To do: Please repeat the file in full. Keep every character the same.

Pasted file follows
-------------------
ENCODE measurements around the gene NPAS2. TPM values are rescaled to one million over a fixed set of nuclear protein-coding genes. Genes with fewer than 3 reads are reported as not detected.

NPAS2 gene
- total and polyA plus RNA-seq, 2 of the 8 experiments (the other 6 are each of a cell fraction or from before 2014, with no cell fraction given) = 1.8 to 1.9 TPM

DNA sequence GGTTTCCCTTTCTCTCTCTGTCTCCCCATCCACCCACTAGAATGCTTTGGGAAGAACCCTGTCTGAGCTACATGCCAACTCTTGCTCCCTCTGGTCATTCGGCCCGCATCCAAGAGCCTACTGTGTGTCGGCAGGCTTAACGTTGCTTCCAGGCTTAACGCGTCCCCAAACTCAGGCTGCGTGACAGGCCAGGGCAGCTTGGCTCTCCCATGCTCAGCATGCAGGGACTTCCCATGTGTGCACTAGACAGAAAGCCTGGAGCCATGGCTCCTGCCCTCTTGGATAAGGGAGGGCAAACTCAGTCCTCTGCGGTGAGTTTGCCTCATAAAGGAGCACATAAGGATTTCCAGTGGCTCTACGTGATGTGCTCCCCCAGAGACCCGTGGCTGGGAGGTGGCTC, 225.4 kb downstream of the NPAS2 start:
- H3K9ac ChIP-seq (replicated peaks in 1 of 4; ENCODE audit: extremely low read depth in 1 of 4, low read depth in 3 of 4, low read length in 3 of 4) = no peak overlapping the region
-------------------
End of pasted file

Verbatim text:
ENCODE measurements around the gene NPAS2. TPM values are rescaled to one million over a fixed set of nuclear protein-coding genes. Genes with fewer than 3 reads are reported as not detected.

NPAS2 gene
- total and polyA plus RNA-seq, 2 of the 8 experiments (the other 6 are each of a cell fraction or from before 2014, with no cell fraction given) = 1.8 to 1.9 TPM

DNA sequence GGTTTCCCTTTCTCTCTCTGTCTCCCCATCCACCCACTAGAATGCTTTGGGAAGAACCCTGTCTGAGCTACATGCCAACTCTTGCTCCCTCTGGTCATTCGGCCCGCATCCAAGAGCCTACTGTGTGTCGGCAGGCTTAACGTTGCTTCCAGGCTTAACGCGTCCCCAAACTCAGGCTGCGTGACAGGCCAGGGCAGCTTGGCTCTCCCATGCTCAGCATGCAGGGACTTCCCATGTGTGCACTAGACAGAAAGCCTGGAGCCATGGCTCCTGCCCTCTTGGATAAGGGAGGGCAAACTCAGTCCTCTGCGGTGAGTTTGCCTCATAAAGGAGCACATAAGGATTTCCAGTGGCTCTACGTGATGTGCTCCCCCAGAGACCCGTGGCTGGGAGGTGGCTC, 225.4 kb downstream of the NPAS2 start:
- H3K9ac ChIP-seq (replicated peaks in 1 of 4; ENCODE audit: extremely low read depth in 1 of 4, low read depth in 3 of 4, low read length in 3 of 4) = no peak overlapping the region